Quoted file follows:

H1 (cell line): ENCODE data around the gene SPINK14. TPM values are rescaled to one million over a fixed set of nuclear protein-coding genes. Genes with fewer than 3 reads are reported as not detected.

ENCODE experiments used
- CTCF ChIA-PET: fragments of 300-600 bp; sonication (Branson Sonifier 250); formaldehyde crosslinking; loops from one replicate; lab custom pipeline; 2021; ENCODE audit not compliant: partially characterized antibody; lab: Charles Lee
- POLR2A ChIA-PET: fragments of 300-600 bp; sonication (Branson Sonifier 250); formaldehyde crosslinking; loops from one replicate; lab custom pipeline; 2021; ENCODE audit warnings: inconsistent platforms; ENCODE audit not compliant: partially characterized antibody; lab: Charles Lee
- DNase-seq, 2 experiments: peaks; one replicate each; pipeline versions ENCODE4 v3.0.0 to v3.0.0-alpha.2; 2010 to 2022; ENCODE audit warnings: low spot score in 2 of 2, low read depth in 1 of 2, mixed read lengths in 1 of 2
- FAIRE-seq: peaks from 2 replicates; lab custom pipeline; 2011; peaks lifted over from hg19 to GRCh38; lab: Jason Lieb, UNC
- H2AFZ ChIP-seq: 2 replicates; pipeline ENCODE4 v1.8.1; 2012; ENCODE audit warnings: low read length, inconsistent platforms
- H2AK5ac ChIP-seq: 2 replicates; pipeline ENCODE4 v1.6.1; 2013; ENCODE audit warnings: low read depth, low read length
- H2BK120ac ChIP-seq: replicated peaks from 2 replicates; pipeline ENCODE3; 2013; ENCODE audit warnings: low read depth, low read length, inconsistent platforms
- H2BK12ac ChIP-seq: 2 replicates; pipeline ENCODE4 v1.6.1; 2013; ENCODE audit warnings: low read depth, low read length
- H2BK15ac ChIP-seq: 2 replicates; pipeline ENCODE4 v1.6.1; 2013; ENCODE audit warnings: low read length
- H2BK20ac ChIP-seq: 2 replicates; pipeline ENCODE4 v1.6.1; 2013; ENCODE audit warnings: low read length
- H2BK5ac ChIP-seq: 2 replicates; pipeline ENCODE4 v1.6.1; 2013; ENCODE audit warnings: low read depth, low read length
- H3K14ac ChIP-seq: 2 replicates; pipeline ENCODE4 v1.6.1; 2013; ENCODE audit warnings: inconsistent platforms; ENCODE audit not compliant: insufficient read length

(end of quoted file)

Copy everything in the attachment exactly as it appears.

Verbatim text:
H1 (cell line): ENCODE data around the gene SPINK14. TPM values are rescaled to one million over a fixed set of nuclear protein-coding genes. Genes with fewer than 3 reads are reported as not detected.

ENCODE experiments used
- CTCF ChIA-PET: fragments of 300-600 bp; sonication (Branson Sonifier 250); formaldehyde crosslinking; loops from one replicate; lab custom pipeline; 2021; ENCODE audit not compliant: partially characterized antibody; lab: Charles Lee
- POLR2A ChIA-PET: fragments of 300-600 bp; sonication (Branson Sonifier 250); formaldehyde crosslinking; loops from one replicate; lab custom pipeline; 2021; ENCODE audit warnings: inconsistent platforms; ENCODE audit not compliant: partially characterized antibody; lab: Charles Lee
- DNase-seq, 2 experiments: peaks; one replicate each; pipeline versions ENCODE4 v3.0.0 to v3.0.0-alpha.2; 2010 to 2022; ENCODE audit warnings: low spot score in 2 of 2, low read depth in 1 of 2, mixed read lengths in 1 of 2
- FAIRE-seq: peaks from 2 replicates; lab custom pipeline; 2011; peaks lifted over from hg19 to GRCh38; lab: Jason Lieb, UNC
- H2AFZ ChIP-seq: 2 replicates; pipeline ENCODE4 v1.8.1; 2012; ENCODE audit warnings: low read length, inconsistent platforms
- H2AK5ac ChIP-seq: 2 replicates; pipeline ENCODE4 v1.6.1; 2013; ENCODE audit warnings: low read depth, low read length
- H2BK120ac ChIP-seq: replicated peaks from 2 replicates; pipeline ENCODE3; 2013; ENCODE audit warnings: low read depth, low read length, inconsistent platforms
- H2BK12ac ChIP-seq: 2 replicates; pipeline ENCODE4 v1.6.1; 2013; ENCODE audit warnings: low read depth, low read length
- H2BK15ac ChIP-seq: 2 replicates; pipeline ENCODE4 v1.6.1; 2013; ENCODE audit warnings: low read length
- H2BK20ac ChIP-seq: 2 replicates; pipeline ENCODE4 v1.6.1; 2013; ENCODE audit warnings: low read length
- H2BK5ac ChIP-seq: 2 replicates; pipeline ENCODE4 v1.6.1; 2013; ENCODE audit warnings: low read depth, low read length
- H3K14ac ChIP-seq: 2 replicates; pipeline ENCODE4 v1.6.1; 2013; ENCODE audit warnings: inconsistent platforms; ENCODE audit not compliant: insufficient read length